Home Music What's a Band to do? Advice from the Other Side

What's a Band to do? Advice from the Other Side

by Head Above Music

Christopher Harding

Early on, when I was a songwriter in a band that was seeking a record deal; we used to consider that publishers, record execs, and radio programmers were from the “other side.”  They were our antagonists, the enemy, the people who stood between us and worldwide success!

Later, when I became a publisher and a record exec, I tried very hard not to fit the stereotypical model I’d previously worked so hard to battle against.  Fact of the matter is, however, that from the other side of the table, I began to understand why publishers, radio guys, and label A & R people had the rules they did.  It was simple—those rules, improved the odds of one’s success in the marketplace.

So, yesterday when I received a very earnest email in response to my last article (So you want to make it in the music business?), I had to smile. “We’re a local band and we’d love to be living the schedule working bands follow,” the guy tells me.  And then he asks, “What can you tell us that will improve our odds of making it out of our home town?” Great question, wouldn’t you say?

In answer to his query, let me step to the “other side” and first offer my congratulations or condolences (you can apply which ever one turns out to be most true over time).  But seriously, from the perspective of one who has had to bet on whether an artist would recoup the investment made in them or not, there are a number of things local bands can do to expand their fan base and their geographic reach.  The list, in fact, is quite long.  So let me focus, in this article, on the most fundamental aspect any serious artist or band has to master and totally nail—their music.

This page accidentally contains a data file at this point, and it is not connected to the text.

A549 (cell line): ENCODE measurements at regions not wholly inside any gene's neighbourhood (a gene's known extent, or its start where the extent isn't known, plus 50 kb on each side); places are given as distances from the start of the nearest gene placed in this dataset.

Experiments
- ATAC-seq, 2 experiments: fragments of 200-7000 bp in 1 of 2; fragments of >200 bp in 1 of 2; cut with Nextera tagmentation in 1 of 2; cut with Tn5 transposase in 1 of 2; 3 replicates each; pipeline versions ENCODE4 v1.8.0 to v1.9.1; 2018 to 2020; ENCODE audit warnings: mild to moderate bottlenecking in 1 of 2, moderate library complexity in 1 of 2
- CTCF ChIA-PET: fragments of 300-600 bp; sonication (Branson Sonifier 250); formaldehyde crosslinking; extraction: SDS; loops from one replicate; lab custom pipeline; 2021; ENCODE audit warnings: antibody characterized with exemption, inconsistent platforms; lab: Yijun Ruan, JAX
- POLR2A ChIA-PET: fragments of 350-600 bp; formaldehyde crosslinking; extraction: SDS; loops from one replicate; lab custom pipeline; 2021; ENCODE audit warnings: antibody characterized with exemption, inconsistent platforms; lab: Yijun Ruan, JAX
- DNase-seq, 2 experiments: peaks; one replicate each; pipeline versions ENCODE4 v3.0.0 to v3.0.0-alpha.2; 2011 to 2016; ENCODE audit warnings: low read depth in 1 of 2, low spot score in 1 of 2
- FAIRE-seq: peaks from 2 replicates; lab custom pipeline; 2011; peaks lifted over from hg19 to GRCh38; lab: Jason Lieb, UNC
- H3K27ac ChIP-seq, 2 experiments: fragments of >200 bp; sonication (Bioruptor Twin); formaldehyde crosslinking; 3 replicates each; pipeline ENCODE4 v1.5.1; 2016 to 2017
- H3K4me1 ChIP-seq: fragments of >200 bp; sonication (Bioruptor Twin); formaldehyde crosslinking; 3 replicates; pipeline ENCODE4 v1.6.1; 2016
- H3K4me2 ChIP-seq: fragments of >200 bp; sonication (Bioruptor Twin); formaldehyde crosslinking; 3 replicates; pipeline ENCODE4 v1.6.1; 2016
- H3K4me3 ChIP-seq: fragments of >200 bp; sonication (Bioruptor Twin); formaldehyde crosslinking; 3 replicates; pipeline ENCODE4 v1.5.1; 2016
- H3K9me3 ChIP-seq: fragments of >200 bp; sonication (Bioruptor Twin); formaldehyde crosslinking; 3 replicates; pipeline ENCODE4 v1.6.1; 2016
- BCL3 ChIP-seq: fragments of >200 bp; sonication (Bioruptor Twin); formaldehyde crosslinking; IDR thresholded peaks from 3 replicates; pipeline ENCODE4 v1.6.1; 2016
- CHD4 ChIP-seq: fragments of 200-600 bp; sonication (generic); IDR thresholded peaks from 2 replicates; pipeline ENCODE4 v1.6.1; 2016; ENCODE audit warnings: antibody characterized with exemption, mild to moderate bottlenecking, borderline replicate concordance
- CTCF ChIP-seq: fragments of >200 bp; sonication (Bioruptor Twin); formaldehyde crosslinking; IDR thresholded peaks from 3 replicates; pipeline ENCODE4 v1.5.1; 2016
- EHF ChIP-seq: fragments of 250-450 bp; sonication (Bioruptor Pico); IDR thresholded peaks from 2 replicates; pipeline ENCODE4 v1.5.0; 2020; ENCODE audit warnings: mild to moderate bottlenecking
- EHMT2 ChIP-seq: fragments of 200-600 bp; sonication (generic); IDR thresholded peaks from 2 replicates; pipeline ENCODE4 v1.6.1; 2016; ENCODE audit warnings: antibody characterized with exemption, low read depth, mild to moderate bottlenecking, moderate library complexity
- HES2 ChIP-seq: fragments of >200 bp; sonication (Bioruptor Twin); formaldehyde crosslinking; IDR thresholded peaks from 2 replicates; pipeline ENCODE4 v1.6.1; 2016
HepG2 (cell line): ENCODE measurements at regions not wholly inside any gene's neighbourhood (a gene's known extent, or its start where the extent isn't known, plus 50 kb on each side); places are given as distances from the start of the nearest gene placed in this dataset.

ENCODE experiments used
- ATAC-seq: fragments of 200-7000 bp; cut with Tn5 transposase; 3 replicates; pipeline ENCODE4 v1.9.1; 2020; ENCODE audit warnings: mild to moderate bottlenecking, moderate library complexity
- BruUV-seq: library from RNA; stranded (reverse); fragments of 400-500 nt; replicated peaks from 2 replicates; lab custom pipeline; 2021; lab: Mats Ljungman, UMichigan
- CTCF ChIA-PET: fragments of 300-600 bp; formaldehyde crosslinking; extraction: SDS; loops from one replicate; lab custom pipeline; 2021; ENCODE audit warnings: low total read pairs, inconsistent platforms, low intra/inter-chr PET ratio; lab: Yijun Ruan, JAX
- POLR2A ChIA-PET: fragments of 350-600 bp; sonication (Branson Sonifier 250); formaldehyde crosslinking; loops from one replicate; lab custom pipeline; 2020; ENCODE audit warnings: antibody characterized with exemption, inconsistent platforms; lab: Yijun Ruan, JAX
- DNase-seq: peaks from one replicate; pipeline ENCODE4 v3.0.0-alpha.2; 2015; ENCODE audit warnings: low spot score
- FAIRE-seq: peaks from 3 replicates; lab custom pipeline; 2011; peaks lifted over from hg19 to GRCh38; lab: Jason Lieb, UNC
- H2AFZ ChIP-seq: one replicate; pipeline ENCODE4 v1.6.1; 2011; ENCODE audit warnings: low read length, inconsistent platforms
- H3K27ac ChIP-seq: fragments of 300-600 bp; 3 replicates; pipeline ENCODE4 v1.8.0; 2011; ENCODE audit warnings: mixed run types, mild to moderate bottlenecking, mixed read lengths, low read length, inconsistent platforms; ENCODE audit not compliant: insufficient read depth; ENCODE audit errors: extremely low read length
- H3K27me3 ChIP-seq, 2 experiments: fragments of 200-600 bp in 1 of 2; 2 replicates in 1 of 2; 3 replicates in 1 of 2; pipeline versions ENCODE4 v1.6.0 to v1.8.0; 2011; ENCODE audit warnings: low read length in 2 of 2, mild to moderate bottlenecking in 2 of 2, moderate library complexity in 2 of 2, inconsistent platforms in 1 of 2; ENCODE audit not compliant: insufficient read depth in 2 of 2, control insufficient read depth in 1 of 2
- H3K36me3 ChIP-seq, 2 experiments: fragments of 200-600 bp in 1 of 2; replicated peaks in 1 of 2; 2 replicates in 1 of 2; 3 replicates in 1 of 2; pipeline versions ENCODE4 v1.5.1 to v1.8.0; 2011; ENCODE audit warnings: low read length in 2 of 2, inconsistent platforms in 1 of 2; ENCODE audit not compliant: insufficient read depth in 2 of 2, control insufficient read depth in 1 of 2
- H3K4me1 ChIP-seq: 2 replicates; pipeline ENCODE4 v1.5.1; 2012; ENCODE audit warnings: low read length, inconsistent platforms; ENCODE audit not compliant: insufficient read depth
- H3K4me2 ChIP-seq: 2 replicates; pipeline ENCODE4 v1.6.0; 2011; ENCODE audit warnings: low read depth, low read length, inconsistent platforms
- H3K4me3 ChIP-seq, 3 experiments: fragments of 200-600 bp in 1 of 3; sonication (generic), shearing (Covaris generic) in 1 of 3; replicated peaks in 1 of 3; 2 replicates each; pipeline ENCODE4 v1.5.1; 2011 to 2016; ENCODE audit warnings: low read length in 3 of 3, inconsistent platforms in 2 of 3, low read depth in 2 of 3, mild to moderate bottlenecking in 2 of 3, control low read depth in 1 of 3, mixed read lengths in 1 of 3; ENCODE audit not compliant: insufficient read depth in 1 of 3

Truly, the number one thing any aspiring band or artist can do to grow their following and enhance their odds is write great music that their audience loves even when they’re not three beers into the evening.  (Seriously… drunken fans are not a great indicator of your talent or the quality of your songwriting craft.  Neither are girlfriends, boyfriends, wives, mothers, buddies or gal pals – whether they’re sober or not.)

What comprises a great song?  (Now we could get all artsy about this question and talk about the beauty of free-flowing creativity, but that wouldn’t help us with our deeper question—how does a band grow its fan base and become a viable entity?)

The simple truth is that great songs ultimately come about the more we write.  Early in my songwriting days, I met a famous record producer who had produced numerous Top 10 hits.  He gave me this advice.  “Write at least one song a day, every day, seven days a week, no excuses,” he told me.  “I don’t care if you write about a loaf of bread,” he said, only half joking.  “Just write and write and write.”

Why did he make such a big deal out of this? Because it’s like anything else—the more we use a muscle or perform a function, the more adept we get at it.  Malcolm Gladwell, in his book, The Outliers, calls it the law of 10,000 hours (or as some have said, true genius tends to manifest most regularly once we have put in substantial time encoding that skill into our DNA).  I look at it even more simply.  The more songs you write the more you improve the odds that a hit is going to fall in your lap.

Which brings up another point… awesome tunes are capricious.  They drop in on us at the most unexpected times and can disappear into the ethers just as quickly.  That’s why some songwriters carry small digital recorders with them—so that whenever the muse drops by, they’re ready to capture that line, stanza, lick, or melody that will later ignite a great songwriting session.